Cross Keys boy has to stop sport as the slightest knock could kill him

Boy has to stop sport as the slightest knock could kill him

RARE CONDITION: Andy McIntyre with children Amelie and Jack

POORLY: Jack while in hospital

HEAVY BRUISING: The effects of Jack McIntyre's rare immune disorder ITP

First published in News
Last updated

A CROSS KEYS boy is living with an immune disorder which is potentially life-threatening. JEN MILLS talks to his family.

JACK MCINTYRE used to love judo. But the boy of eight from Cross Keys can't take part in his favourite pastime any longer - a condition developed two years ago means a knock to his head or abdomen could prove fatal.

Jack was diagnosed with rare immune disorder ITP, or Idiopathic thrombocytopenic purpura - an immune disorder which means the patient’s own body can attack the platelets needed to heal cuts and bruises.

It can develop after a virus or vaccination, charity the ITP Support Association says.

What would be a small cut or bruise for most of us could become a serious injury for Jack.

Just bouncing on his trampoline or going out on his bike is a risky activity, and his teachers at Waunfawr Primary School have had to be warned how to deal with the condition.

He can’t play football or rugby with the rest of the class and has to sit out PE lessons.

And if he gets a nose bleed or a cut, his parents have to take him to hospital if it doesn’t clot and start to heal within ten minutes.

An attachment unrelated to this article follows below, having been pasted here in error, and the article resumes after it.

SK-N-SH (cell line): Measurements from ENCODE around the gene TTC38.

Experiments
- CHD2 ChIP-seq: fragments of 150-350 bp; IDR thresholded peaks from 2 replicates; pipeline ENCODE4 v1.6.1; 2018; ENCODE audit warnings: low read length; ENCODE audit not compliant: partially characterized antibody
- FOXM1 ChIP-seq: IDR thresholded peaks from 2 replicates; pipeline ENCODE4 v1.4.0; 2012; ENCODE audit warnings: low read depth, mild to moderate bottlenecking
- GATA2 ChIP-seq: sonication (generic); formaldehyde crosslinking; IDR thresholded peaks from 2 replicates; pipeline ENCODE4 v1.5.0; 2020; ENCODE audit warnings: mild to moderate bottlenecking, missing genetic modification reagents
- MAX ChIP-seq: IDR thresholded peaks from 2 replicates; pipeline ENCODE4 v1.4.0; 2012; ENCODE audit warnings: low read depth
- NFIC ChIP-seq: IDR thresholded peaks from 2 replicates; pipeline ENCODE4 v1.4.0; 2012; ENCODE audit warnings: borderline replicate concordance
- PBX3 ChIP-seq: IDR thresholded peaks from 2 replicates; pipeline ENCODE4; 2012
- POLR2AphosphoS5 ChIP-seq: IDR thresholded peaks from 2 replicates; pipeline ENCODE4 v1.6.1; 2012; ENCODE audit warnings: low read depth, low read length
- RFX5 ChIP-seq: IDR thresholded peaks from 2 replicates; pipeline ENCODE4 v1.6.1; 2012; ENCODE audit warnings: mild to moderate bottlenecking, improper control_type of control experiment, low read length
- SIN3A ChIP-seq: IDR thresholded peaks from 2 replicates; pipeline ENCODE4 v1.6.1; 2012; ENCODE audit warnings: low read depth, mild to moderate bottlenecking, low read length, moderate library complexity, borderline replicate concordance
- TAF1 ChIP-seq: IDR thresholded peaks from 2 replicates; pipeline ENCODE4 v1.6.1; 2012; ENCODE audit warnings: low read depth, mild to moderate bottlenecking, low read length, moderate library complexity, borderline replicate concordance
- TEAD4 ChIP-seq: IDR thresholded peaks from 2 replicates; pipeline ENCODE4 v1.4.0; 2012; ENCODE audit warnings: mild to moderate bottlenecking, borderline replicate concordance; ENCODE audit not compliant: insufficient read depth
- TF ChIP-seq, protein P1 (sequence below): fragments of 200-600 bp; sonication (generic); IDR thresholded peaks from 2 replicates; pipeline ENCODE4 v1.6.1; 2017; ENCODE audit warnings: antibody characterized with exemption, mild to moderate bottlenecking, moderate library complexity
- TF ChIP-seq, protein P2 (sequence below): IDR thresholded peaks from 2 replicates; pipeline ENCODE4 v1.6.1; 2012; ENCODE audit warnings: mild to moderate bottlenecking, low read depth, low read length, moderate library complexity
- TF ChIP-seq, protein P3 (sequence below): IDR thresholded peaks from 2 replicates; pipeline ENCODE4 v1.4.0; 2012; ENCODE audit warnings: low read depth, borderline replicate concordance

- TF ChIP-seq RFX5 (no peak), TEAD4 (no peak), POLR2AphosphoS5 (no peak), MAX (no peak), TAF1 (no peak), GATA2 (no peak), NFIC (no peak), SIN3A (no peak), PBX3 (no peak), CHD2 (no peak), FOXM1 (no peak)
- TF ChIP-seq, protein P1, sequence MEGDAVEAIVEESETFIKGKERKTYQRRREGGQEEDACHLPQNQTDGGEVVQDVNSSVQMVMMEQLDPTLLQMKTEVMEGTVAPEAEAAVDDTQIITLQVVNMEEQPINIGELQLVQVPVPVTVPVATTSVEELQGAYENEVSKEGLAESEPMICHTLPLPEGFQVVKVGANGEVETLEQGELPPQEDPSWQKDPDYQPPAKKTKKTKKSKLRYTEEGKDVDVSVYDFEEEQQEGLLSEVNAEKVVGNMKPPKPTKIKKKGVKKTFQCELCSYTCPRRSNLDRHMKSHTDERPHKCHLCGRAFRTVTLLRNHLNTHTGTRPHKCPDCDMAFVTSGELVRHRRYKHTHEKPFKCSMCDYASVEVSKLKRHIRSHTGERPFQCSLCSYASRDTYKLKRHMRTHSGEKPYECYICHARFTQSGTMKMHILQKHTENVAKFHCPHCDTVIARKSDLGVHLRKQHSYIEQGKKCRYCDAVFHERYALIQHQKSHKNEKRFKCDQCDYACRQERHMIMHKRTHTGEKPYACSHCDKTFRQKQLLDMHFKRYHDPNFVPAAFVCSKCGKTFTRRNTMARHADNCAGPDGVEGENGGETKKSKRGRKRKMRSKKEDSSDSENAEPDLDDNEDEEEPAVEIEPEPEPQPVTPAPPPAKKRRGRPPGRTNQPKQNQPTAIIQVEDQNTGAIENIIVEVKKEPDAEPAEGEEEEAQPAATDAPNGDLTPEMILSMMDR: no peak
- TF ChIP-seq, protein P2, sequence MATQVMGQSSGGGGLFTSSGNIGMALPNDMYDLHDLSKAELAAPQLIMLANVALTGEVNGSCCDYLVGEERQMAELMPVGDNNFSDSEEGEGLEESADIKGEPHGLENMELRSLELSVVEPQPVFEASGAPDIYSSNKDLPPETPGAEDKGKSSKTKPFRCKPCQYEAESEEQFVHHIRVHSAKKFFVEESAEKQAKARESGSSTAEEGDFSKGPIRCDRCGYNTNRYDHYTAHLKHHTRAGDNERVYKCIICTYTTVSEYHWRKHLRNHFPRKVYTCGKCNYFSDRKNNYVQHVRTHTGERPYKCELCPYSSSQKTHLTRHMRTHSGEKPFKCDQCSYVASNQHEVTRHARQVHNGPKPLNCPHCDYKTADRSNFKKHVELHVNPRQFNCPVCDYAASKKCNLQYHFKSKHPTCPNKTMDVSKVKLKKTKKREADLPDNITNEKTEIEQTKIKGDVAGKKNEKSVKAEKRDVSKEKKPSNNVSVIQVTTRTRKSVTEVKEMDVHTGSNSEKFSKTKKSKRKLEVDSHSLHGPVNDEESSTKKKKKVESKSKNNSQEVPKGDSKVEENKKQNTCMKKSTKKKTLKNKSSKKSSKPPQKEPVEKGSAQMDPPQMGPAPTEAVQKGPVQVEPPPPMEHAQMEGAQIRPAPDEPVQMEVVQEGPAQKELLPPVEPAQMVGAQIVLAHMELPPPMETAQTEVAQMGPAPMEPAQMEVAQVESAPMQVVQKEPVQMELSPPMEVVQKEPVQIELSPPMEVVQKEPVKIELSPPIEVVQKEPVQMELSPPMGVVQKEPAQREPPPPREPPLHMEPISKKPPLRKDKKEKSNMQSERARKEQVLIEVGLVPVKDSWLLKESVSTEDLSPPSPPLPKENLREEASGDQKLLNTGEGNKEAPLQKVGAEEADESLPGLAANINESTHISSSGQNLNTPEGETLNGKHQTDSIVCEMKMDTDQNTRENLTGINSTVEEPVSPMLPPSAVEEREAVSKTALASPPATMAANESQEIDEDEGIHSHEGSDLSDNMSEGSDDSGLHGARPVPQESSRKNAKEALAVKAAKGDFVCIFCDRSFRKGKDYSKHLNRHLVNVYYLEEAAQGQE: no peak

Just four in every 100,000 children develop ITP each year, his father Andy McIntyre, 46, said.

The family were living in France just west of Morlaix when Jack was diagnosed with the condition.

His dad said: “He seemed to have a lot of bruises compared to his peers. So we went for a blood test to see what was wrong, then we went out for the day to the beach. When we came back at 8pm there was a note from the doctor pinned to the door saying ‘Contact me urgently, because Jack’s got a serious problem.'

“We phoned the doctor and were told we needed to take him to casualty because his platelet count was 4,000; you normally have 125,000 to 150,000 so it was very low. Overnight, Jack was given a drip and he spent three days in hospital while the paediatrician monitored him and watched his platelet level rise to 27,000 so he was out of the danger zone. He was then allowed to come home. Blood samples were sent to Paris for analysis and Jack had a bone marrow biopsy. He got the all-clear for all the ‘serious’ illnesses, much to the relief of everyone. The doctors then explained to us that, by process of elimination, Jack had ITP.”

Over several months Jack was in and out of hospital as the doctors tried new ways to keep his platelet count up, Mr McIntyre said.

But he added: “We decided, after consultation with a doctor, to stop his treatment because he was a bit like a pin cushion and it wasn’t doing anything different."

They now try to make his environment as safe as possible.

“The risk is of head injuries or stomach injuries where you can’t see the internal bleeding. When you have that, you can die from it”, Mr McIntyre said. “So we had to have an assessment for him to go to school. We have to buy special trousers so he can ride his bike - we don’t want to see him in bruises all the time.

“In France they have the pre-school booster. He had the injection straight into the muscle in June or July and it brought him out in little red dots, ‘purpura’. I suspect he already had (this condition) it in his system, but this progressed it further. Or it could have also been when he was home in the UK. In April that year he had the ‘slapped cheek’ virus. He was taken into hospital in July.”